Holmes agrees to help, and within a matter of mere moments, he’s sure that he’s discovered the culprit, a fellow student named Forman Wells (William Powell, The Thin Man), but he’s also sure that Wells didn’t come up with a plot to ruin a German Prince all by himself, either.  When he confronts Wells, he learns that he is right: the plan was in fact hatched by a master criminal named Moriarty (Gustav von Seyffertitz, Shanghai Express) as a means of gaining influence over the Prince via blackmail.  Holmes then confronts Moriarty, and the plan is foiled.  However, though the Prince is now free from threat of blackmail or arrest, he has no time to enjoy the good news, for he learns that his brothers have been killed, and now that he is Crown Prince, he must return to Germany, and cannot take a lower class girl as his wife.  For his part, Holmes decides that having met the devil, he will dedicate his life to the art of detection, in hope of one day destroying Moriarty’s empire of crime.

Years later, we catch up with Holmes again on Baker Street, and thanks to an urgent request from none other than Crown Prince Alexis, he may finally have his chance to topple Moriarty once and for all…

Sherlock Holmes derives its basis from many sources.  First, it is adapted from a popular stage play that was written by William Gillette, which in turn borrowed liberally from several of Sir Arthur Conan Doyle’s plots while adding considerable material of its own.  Second, the screenplay then adds even further material, with the end result being something that is completely off character canon and in almost no way at all resembles the literary Holmes and company beyond the characters’ names.  I can only conclude that Sir Arthur Conan Doyle’s endorsement of this film represents further evidence that the man still hated his most famous character and considered him just a source of income at that point.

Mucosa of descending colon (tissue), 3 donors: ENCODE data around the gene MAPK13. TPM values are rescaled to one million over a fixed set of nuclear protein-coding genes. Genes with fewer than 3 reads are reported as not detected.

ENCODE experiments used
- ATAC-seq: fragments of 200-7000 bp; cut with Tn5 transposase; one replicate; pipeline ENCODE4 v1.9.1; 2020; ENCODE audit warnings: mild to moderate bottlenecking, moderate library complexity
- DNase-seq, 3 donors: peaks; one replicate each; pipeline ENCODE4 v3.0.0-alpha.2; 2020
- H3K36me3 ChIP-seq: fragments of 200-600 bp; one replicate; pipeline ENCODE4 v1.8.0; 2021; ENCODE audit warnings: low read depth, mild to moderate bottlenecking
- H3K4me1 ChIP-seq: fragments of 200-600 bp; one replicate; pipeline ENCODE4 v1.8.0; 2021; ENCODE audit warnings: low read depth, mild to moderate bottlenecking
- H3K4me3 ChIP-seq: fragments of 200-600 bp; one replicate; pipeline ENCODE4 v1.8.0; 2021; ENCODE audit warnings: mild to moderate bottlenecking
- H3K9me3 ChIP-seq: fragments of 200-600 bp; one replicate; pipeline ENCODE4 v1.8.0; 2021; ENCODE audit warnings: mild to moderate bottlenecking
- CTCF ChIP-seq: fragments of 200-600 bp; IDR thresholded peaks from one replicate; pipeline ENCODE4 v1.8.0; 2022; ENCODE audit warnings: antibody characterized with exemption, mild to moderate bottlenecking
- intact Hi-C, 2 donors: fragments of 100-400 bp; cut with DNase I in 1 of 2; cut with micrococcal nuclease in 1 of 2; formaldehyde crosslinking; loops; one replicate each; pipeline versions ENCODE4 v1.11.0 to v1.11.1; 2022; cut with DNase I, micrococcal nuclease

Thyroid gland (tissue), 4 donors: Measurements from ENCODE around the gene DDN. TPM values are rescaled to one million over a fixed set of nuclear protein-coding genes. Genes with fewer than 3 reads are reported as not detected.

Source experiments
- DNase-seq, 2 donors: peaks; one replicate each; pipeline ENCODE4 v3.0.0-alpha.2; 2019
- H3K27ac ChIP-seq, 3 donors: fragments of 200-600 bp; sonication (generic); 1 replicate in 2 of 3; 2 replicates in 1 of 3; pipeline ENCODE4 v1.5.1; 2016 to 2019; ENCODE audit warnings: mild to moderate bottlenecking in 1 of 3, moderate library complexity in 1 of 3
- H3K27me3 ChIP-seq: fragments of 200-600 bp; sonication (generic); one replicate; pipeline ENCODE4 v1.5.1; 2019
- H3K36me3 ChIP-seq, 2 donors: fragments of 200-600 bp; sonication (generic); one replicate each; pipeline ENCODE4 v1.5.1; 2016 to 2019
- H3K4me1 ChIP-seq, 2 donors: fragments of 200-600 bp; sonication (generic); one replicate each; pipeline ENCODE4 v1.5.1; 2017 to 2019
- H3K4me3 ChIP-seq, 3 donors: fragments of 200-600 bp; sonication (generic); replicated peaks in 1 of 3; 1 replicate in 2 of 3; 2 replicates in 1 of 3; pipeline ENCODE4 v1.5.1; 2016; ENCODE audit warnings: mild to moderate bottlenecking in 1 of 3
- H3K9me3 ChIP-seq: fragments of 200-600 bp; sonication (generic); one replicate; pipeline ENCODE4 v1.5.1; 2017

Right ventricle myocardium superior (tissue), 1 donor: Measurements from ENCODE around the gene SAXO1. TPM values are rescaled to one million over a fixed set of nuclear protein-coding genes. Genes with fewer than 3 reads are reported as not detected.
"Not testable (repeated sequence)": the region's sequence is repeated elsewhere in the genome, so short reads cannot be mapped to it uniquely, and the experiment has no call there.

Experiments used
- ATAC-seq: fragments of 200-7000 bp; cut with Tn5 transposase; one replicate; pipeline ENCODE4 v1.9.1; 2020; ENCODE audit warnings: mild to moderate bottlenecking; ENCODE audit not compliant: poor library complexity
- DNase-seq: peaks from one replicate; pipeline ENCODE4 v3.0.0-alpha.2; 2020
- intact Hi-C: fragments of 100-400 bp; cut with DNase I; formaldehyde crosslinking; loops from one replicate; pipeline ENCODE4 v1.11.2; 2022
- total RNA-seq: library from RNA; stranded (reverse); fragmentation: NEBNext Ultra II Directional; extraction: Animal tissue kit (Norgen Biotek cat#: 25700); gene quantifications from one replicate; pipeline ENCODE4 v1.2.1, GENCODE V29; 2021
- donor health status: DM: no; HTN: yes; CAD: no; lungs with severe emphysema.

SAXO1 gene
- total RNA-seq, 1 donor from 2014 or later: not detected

Instead of the meticulous intellectual of the printed page, the Holmes of this film is an almost foolish romantic.  He’s still smart, to be sure, but anyone who truly loves the character readily appreciates the difference between “smart” and “Sherlock Holmes.”  Indeed, when we first meet him, Holmes is seated by a tree writing in his little black book, and the question that he ponders is “What is love?”  Soon after, he falls into the roadway while trying to get up onto roof, and as assisted back up by a young woman named Alice (Carol Dempster, Dream Street), with whom he instantly becomes smitten.  He later finds that Alice is sister to the betrothed of Prince Alexis, and when Alexis suddenly leaves Cambridge, abandoning his belongings in the process, Holmes sees fit to take a photograph of said sister into his own keeping because it so resembles Alice! 

At this point, it goes without saying that he runs into her again during his latter day errand for the Prince… and he actually blows part of the case for the sake of mooning over her.  I don’t care what sort of derivation we’re up to here; that is not the character of Sherlock Holmes, nor is his later engagement.  Yes, engagement.

People who know the period will says that film audiences during this time expect and even demand that sort of thing, but for Holmes enthusiasts, this borders on sacrilege, especially since Alice, though lovely, displays absolutely none of the qualities that the Holmes we know from literature would find at all engaging.